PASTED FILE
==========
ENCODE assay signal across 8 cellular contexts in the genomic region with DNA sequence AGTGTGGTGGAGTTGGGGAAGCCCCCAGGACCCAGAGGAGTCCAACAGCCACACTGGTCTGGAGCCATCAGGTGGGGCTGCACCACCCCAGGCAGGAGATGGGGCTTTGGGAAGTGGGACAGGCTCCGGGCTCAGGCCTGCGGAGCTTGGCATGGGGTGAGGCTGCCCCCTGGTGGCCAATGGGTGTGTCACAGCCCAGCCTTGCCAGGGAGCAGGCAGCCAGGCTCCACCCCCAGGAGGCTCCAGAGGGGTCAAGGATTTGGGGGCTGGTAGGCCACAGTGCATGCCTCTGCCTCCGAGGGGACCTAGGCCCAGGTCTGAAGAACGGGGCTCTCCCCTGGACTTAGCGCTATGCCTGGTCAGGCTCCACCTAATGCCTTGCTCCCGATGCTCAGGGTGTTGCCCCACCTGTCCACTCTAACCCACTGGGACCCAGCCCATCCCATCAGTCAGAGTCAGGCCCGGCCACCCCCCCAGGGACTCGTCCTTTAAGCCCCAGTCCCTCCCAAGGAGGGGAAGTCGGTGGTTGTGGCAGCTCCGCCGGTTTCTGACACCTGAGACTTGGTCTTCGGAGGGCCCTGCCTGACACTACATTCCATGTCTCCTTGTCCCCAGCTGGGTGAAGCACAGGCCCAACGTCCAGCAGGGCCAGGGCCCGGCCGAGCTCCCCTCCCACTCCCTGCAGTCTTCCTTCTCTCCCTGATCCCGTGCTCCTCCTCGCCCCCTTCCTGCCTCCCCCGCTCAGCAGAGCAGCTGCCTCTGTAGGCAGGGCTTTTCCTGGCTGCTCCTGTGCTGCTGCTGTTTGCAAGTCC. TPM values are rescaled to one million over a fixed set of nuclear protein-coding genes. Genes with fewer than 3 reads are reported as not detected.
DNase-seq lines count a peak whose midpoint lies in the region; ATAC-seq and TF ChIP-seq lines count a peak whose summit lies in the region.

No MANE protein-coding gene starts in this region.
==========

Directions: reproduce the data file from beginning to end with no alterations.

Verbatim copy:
ENCODE assay signal across 8 cellular contexts in the genomic region with DNA sequence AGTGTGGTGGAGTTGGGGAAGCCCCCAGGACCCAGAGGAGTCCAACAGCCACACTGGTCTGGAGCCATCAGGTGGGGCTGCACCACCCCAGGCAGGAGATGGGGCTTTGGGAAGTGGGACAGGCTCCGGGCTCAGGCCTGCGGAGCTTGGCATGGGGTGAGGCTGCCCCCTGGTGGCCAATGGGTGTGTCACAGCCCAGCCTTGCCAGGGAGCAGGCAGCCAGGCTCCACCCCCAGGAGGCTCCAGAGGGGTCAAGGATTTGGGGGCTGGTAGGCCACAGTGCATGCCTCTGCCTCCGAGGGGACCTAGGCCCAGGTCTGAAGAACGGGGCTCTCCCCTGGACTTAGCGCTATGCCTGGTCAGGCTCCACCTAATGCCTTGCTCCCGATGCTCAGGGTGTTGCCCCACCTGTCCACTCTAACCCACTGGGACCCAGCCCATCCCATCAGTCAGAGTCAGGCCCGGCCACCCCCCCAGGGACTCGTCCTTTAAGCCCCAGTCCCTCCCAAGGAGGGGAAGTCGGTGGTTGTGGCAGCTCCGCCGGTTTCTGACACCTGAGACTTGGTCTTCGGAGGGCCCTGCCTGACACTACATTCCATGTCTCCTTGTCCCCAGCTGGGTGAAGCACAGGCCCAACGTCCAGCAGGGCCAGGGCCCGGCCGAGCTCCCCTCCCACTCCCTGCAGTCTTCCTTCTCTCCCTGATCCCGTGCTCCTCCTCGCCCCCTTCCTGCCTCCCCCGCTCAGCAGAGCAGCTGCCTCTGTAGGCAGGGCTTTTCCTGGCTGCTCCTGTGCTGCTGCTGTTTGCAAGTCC. TPM values are rescaled to one million over a fixed set of nuclear protein-coding genes. Genes with fewer than 3 reads are reported as not detected.
DNase-seq lines count a peak whose midpoint lies in the region; ATAC-seq and TF ChIP-seq lines count a peak whose summit lies in the region.

No MANE protein-coding gene starts in this region.